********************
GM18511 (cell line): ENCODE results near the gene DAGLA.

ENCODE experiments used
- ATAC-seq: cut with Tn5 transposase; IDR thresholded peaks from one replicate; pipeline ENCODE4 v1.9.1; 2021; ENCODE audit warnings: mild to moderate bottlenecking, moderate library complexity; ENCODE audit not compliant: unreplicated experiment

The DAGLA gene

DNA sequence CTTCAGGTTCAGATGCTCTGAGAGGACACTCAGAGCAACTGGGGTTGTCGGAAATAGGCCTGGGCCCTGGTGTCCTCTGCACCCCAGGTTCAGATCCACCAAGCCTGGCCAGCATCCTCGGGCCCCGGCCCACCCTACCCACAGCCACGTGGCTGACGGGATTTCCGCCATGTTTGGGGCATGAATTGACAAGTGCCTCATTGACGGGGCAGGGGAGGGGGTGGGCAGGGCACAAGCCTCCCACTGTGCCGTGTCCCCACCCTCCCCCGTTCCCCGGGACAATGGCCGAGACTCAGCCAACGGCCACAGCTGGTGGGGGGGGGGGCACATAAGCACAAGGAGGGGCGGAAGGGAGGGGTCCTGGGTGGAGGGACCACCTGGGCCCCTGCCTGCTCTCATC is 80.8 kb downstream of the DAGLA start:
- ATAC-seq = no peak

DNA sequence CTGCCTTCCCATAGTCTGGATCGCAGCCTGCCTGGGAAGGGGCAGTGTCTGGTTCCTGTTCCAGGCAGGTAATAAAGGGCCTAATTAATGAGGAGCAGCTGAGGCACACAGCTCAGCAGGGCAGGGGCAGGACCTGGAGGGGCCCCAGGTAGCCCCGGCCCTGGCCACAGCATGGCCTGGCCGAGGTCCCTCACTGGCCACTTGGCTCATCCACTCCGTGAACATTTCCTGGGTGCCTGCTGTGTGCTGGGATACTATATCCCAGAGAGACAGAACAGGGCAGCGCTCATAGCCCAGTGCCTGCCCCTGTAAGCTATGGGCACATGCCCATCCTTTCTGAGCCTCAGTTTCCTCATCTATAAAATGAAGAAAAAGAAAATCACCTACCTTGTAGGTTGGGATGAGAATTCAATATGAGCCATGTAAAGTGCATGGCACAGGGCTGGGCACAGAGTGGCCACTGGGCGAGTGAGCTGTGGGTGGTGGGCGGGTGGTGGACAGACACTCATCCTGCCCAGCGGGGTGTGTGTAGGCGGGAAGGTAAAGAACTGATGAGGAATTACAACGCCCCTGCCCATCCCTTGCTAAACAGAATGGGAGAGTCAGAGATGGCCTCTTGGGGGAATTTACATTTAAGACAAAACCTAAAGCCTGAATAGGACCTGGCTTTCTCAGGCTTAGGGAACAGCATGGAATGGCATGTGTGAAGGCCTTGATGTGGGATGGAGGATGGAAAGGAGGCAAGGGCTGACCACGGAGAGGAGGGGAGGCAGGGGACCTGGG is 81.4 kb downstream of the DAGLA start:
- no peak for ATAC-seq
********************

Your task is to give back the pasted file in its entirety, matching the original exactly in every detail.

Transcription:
GM18511 (cell line): ENCODE results near the gene DAGLA.

ENCODE experiments used
- ATAC-seq: cut with Tn5 transposase; IDR thresholded peaks from one replicate; pipeline ENCODE4 v1.9.1; 2021; ENCODE audit warnings: mild to moderate bottlenecking, moderate library complexity; ENCODE audit not compliant: unreplicated experiment

The DAGLA gene

DNA sequence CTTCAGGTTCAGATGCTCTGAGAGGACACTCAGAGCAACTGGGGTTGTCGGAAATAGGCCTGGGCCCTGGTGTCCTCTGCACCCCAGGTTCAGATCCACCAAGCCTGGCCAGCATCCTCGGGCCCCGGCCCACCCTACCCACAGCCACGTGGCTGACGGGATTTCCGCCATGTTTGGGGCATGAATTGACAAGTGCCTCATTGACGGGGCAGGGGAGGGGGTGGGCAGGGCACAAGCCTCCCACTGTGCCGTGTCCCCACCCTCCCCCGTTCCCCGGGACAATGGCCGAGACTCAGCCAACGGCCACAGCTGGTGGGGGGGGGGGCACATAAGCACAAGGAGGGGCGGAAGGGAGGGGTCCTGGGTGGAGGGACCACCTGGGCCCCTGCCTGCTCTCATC is 80.8 kb downstream of the DAGLA start:
- ATAC-seq = no peak

DNA sequence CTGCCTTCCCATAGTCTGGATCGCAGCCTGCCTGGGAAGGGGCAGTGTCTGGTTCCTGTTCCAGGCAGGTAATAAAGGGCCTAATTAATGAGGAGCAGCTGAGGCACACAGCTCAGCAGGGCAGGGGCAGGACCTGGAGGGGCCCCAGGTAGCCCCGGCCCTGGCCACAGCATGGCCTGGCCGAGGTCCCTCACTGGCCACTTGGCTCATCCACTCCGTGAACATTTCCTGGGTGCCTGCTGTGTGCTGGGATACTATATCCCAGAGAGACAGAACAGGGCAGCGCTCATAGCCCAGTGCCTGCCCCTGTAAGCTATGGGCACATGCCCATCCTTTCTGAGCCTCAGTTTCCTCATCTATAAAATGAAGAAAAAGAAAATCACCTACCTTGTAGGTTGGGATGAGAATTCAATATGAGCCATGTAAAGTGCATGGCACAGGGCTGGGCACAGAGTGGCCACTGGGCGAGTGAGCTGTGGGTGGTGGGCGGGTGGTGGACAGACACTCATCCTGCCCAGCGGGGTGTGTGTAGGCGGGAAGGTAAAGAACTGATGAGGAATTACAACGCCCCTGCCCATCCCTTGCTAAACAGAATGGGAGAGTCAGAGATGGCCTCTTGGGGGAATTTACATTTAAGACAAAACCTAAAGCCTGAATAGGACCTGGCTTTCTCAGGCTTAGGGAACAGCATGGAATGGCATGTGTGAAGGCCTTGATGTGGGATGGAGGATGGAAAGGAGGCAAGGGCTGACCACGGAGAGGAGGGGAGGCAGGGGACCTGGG is 81.4 kb downstream of the DAGLA start:
- no peak for ATAC-seq